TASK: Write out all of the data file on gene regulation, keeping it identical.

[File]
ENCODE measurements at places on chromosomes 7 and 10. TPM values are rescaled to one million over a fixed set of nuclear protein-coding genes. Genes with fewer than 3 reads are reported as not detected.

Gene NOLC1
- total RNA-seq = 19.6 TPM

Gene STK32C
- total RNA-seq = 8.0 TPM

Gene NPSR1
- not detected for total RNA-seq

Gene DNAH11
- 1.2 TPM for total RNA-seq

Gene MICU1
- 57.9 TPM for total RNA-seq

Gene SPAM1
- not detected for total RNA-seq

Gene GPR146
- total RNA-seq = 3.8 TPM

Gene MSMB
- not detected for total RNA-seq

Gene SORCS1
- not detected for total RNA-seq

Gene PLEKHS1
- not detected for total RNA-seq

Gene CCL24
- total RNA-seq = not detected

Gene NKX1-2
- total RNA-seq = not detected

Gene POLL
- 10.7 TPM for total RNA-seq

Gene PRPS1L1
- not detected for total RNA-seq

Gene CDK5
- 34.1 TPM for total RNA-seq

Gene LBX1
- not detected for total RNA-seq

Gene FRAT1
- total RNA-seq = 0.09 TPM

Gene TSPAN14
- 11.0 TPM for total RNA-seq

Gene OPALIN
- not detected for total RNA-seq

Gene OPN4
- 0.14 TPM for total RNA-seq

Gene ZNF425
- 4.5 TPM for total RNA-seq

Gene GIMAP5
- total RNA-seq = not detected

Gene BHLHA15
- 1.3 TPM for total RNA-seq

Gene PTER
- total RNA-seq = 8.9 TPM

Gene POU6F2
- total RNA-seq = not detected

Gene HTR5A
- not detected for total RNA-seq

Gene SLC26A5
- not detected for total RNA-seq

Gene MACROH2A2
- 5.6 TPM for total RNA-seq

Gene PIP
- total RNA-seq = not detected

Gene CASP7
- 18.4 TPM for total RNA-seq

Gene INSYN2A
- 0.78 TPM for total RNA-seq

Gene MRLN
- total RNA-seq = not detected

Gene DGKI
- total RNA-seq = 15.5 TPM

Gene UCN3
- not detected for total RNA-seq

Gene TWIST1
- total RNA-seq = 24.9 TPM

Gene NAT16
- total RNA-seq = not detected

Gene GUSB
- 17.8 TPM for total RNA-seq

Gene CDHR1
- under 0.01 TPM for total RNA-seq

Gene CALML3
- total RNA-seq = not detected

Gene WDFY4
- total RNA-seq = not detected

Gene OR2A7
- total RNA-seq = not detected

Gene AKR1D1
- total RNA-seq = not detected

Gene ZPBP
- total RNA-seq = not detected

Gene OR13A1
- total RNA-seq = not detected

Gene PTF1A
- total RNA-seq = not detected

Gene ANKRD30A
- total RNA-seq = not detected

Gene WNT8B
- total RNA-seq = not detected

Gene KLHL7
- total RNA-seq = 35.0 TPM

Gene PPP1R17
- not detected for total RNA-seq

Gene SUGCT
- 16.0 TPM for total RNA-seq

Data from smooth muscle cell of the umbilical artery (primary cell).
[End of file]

ENCODE measurements at places on chromosomes 7 and 10. TPM values are rescaled to one million over a fixed set of nuclear protein-coding genes. Genes with fewer than 3 reads are reported as not detected.

Gene NOLC1
- total RNA-seq = 19.6 TPM

Gene STK32C
- total RNA-seq = 8.0 TPM

Gene NPSR1
- not detected for total RNA-seq

Gene DNAH11
- 1.2 TPM for total RNA-seq

Gene MICU1
- 57.9 TPM for total RNA-seq

Gene SPAM1
- not detected for total RNA-seq

Gene GPR146
- total RNA-seq = 3.8 TPM

Gene MSMB
- not detected for total RNA-seq

Gene SORCS1
- not detected for total RNA-seq

Gene PLEKHS1
- not detected for total RNA-seq

Gene CCL24
- total RNA-seq = not detected

Gene NKX1-2
- total RNA-seq = not detected

Gene POLL
- 10.7 TPM for total RNA-seq

Gene PRPS1L1
- not detected for total RNA-seq

Gene CDK5
- 34.1 TPM for total RNA-seq

Gene LBX1
- not detected for total RNA-seq

Gene FRAT1
- total RNA-seq = 0.09 TPM

Gene TSPAN14
- 11.0 TPM for total RNA-seq

Gene OPALIN
- not detected for total RNA-seq

Gene OPN4
- 0.14 TPM for total RNA-seq

Gene ZNF425
- 4.5 TPM for total RNA-seq

Gene GIMAP5
- total RNA-seq = not detected

Gene BHLHA15
- 1.3 TPM for total RNA-seq

Gene PTER
- total RNA-seq = 8.9 TPM

Gene POU6F2
- total RNA-seq = not detected

Gene HTR5A
- not detected for total RNA-seq

Gene SLC26A5
- not detected for total RNA-seq

Gene MACROH2A2
- 5.6 TPM for total RNA-seq

Gene PIP
- total RNA-seq = not detected

Gene CASP7
- 18.4 TPM for total RNA-seq

Gene INSYN2A
- 0.78 TPM for total RNA-seq

Gene MRLN
- total RNA-seq = not detected

Gene DGKI
- total RNA-seq = 15.5 TPM

Gene UCN3
- not detected for total RNA-seq

Gene TWIST1
- total RNA-seq = 24.9 TPM

Gene NAT16
- total RNA-seq = not detected

Gene GUSB
- 17.8 TPM for total RNA-seq

Gene CDHR1
- under 0.01 TPM for total RNA-seq

Gene CALML3
- total RNA-seq = not detected

Gene WDFY4
- total RNA-seq = not detected

Gene OR2A7
- total RNA-seq = not detected

Gene AKR1D1
- total RNA-seq = not detected

Gene ZPBP
- total RNA-seq = not detected

Gene OR13A1
- total RNA-seq = not detected

Gene PTF1A
- total RNA-seq = not detected

Gene ANKRD30A
- total RNA-seq = not detected

Gene WNT8B
- total RNA-seq = not detected

Gene KLHL7
- total RNA-seq = 35.0 TPM

Gene PPP1R17
- not detected for total RNA-seq

Gene SUGCT
- 16.0 TPM for total RNA-seq

Data from smooth muscle cell of the umbilical artery (primary cell).